Utility Week

UTILITY Week 20th June 2014

Utility Week - authoritative, impartial and essential reading for senior people within utilities, regulators and government

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Page 23 of 31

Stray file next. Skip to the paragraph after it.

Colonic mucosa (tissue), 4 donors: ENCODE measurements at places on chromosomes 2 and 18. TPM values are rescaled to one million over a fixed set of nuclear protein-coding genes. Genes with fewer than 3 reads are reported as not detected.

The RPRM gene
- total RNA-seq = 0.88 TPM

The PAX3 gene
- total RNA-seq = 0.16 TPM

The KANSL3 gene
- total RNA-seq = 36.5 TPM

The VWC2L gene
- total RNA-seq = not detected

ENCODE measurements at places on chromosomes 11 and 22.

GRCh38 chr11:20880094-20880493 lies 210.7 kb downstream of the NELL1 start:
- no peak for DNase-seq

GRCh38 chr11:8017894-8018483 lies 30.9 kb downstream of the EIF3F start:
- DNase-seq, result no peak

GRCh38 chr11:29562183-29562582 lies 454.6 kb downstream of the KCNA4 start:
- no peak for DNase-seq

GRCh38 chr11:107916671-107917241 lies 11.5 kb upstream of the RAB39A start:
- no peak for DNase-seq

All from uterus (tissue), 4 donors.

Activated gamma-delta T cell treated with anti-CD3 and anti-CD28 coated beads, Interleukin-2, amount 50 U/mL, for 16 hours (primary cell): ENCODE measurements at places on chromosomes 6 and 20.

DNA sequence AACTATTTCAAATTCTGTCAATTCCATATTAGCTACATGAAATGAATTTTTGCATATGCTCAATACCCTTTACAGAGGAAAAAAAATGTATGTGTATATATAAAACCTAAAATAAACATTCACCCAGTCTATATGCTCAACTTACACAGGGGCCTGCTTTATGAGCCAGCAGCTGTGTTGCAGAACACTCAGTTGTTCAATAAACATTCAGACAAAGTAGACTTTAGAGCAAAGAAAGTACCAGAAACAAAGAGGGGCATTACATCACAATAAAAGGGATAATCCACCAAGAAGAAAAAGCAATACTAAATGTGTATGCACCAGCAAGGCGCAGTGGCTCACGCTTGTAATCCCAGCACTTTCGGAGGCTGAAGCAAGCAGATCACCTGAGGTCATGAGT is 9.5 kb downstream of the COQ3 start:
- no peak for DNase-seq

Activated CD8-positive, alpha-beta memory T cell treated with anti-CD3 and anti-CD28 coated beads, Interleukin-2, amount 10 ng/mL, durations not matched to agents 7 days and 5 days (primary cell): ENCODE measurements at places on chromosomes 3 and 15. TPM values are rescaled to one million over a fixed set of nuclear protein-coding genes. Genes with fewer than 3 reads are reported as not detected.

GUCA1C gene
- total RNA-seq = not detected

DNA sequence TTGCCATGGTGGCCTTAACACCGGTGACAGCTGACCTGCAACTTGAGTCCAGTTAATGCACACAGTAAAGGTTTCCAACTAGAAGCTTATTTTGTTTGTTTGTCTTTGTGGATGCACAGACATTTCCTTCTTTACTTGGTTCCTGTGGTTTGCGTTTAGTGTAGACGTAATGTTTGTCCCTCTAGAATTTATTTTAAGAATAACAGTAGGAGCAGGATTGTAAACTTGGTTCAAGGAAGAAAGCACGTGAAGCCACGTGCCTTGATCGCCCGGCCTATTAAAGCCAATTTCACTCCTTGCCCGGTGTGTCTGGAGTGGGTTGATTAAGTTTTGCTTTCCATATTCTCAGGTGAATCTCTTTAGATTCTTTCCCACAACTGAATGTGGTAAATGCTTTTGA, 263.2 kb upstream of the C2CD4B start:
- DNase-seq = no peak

utILItY WeeK | 13th - 19th June 2014 | 23 Operations & Assets at both ends of the power line, as well as control and protection, converter transformers, switchyard equipment, construction and project management. The Stafford plant has built the transformers for the project, and the VSC technology that is used in the converter stations has been produced at the MaxSine Centre in the town. The South-West Link project is expected to be completed by the end of 2014. If you have an asset or project you would like to see featured in this slot, email paul.newton@fav-house.com or call 01342 332085 Pipe up Paul Mullord I n Douglas Adams' The Hitchhiker's Guide to the Galaxy, the fictional computer Deep Thought took seven-and-a-half billion years to come up with the answer to "the ultimate question of life, the universe and everything". The answer was "42", but nobody knew what the question was. It hasn't taken as long to come up with the answer 440 – £440 million of transition expenditure in the final year of AMP5 – but it has taken too long. Many of the water companies, their suppliers and representative bodies have focused their efforts through the Cyclical- ity Working Group to push for a mechanism that would let water companies spend extra money at the end of AMP5 without incurring regulatory penalties. This would enable a smoothing of the peaks-and-troughs capital expenditure profile at the AMP5/AMP6 transition com- pared with that seen at previous AMP transitions. The reason, from my point of view, is simple: to protect the wellbeing, efficiency and sus- tainability of our water industry supply chain. Some 40,000 fewer people were employed in the supply chain at the start and end of the last AMP than at its peak, the arguments for change were compelling and well versed; leading ultimately to a better deal for customers. The recognition of transi- tion expenditure was seen as a major step forward by members of the Cyclicality Steering Group. There would be extra expenditure for planning and design, which would benefit some parts of the supply chain, but it would, in turn, let procurement and construction start promptly at the start of AMP6, to the benefit of the wider supply chain. The mechanism put in place by Ofwat required water companies to identify transition expenditure in their busi- ness plans, to be submitted to Ofwat in December 2013. But knowing that there may be transition expenditure without knowing how much has done little to reassure the supply chain or to motivate suppliers to prepare for or react to the forthcoming AMP transition differently. We now know the answer is £440 million – disclosed in April by Dan Rogerson from Defra in response to a parliamentary written question. If transition expendi- ture is to have the beneficial impact we have hoped for, the time has come to put some flesh on the bones and for individual water companies to say what transition expenditure means for them, how much it adds up to and what they plan to spend it on and when. Paul Mullord, director, British Water, writing in a personal capacity "The reason, from my point of view, is simple: to protect the wellbeing of our water industry supply chain." Some 40,000 fewer people were employed in the supply chain at the start and end of the last AMP than at its peak

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